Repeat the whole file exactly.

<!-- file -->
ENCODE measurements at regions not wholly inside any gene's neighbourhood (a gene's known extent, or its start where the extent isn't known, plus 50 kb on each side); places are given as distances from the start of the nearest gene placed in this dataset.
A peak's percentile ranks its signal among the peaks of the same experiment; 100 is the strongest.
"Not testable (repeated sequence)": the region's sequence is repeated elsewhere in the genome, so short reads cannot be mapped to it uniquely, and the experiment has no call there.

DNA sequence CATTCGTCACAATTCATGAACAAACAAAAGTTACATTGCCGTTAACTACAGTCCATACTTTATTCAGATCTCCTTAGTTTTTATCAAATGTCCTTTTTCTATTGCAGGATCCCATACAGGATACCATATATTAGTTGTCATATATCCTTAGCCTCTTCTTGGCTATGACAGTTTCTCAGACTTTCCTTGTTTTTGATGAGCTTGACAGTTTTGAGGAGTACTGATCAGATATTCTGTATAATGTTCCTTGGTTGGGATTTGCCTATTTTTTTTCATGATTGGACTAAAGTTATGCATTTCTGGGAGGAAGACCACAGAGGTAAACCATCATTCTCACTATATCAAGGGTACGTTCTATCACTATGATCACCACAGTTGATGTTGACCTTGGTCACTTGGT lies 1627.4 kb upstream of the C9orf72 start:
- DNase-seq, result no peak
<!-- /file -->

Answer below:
ENCODE measurements at regions not wholly inside any gene's neighbourhood (a gene's known extent, or its start where the extent isn't known, plus 50 kb on each side); places are given as distances from the start of the nearest gene placed in this dataset.
A peak's percentile ranks its signal among the peaks of the same experiment; 100 is the strongest.
"Not testable (repeated sequence)": the region's sequence is repeated elsewhere in the genome, so short reads cannot be mapped to it uniquely, and the experiment has no call there.

DNA sequence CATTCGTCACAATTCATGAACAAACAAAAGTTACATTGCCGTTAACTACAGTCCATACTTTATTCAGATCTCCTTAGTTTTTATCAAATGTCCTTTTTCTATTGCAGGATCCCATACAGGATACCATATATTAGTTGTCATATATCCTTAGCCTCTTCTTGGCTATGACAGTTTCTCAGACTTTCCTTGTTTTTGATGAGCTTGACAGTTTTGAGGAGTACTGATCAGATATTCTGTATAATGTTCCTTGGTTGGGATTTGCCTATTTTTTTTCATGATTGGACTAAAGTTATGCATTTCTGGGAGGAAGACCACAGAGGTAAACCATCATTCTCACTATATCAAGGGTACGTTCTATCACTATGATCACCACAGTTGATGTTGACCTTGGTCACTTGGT lies 1627.4 kb upstream of the C9orf72 start:
- DNase-seq, result no peak